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There has been a lot of discussion re: various USB peripherals via USB host functionality and the consensus opinion from what I have read says it is not likely.That being said, webcam output - potentially directly on the more expensive wireless webcams that support direct rtsp or http streaming, but certainly with a USB webcam hooked to a machine running VLC - would allow you to get the video to the PDN if that is the goal.There are a number of apps for Android that run more-or-less reliably on the PDN that support rtsp. I have tested a few that can connect and display the rtsp streams from VLC's built-in streaming video server. I started a thread on that here. VLC also supports capturing video from USB, built-in, and networked devices, so you could likely get your USB webcam's video stream output via rtsp and displayed on the PDN that way. I can test this for you using my laptop's built-in web cam and VLC streaming it via rtsp to my PDN, but I don't have a USB video cam. The built-in one should be analogous, however unless VLC and the driver SW for you USB cam can't play nice for some reason.Update: Since it was so easy to test (had all the VLC stuff figured out previously) I went ahead and tested streaming the integrated laptop webcam video to the PDN and it worked - sort of slow and a bit of a lag, but what do you expect? It'd likely be better if the PDN had faster wireless - maybe some of the stuff the devs are working on for the froyo firmware will make the PDN wireless better/faster/more reliable/stable....
 

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tadroid are you sure (good idea about VLC streaming too) because a few weeks back HaTaX said this:
HaTaX;39343]Nope said:
The s3c6410 processor does have support for USB Host, and it *should* be pretty easy to turn that back on. My only concern is if you need support for that compiled into the kernel to change it into host mode or if it's a "switch" that's buried somewhere within the existing setup... It's hopeful we could use it for that, but I have no clue if the port that supports host mode is the one on the bottom. Also, host mode only runs at USB 1.1 speeds, but it's better then nothing![/B]Here's the CPU spec sheet if you're curious: http://www.samsung.com/us/business/semiconductor/news/downloads/s3c6410Datasheet_0408.pdf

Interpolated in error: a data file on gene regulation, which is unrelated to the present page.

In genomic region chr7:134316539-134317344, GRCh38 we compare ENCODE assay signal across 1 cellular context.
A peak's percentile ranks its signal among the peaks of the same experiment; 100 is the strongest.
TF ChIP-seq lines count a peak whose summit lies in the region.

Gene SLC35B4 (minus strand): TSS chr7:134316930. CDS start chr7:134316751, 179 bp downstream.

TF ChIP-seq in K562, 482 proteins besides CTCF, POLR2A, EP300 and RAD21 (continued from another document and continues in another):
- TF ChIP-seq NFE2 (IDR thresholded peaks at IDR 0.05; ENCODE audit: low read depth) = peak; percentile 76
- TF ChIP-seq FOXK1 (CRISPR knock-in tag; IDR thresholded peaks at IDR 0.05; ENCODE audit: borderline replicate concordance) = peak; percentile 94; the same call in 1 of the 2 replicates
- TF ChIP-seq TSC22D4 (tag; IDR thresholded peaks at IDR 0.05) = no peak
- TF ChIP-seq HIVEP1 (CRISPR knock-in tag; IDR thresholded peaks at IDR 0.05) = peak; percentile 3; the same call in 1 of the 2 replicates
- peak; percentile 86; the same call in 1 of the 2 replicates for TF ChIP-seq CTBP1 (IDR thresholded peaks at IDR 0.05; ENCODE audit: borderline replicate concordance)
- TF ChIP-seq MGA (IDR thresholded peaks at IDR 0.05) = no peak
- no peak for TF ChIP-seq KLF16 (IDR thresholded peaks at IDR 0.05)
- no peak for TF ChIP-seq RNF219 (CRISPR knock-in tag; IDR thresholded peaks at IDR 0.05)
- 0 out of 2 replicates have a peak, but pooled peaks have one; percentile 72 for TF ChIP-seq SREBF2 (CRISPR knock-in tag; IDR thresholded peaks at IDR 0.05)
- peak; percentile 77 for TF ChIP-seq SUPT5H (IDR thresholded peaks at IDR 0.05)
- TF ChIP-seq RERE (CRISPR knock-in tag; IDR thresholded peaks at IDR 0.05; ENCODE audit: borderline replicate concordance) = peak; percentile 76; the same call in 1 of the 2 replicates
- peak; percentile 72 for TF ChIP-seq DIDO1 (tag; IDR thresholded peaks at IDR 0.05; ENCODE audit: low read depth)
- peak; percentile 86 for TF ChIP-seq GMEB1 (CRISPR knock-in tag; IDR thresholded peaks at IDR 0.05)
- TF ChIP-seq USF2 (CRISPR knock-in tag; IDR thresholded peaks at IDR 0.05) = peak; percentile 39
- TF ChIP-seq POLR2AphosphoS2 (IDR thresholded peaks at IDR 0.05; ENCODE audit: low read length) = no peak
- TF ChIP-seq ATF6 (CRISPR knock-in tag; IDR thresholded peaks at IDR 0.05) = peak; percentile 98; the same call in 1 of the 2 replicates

I think if it is possible it is not going to be very soon because we are still in the early hacking stages( like they are trying to get WIFI working correctly and video drivers too). So I guess time will tell.
 

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I can't believe the USB host mode can only be implemented on USB 1.1 level, with both USB interfaces present in PDN w/out any modding (USB debug and microPCIe) being easily on 2.0 level of throughput.
 

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[quote name='aludal;50510]I can't believe the USB host mode can only be implemented on USB 1.1 level' date=' with both USB interfaces present in PDN w/out any modding (USB debug and microPCIe) being easily on 2.0 level of throughput.[/QUOTE'] I have no idea what you are trying to say, but page 26-2 of the data sheet sums up the usb operation pretty well. the bottom line is the usb interface for the wifi is 1.1, and the external one is 2.0 (host or device).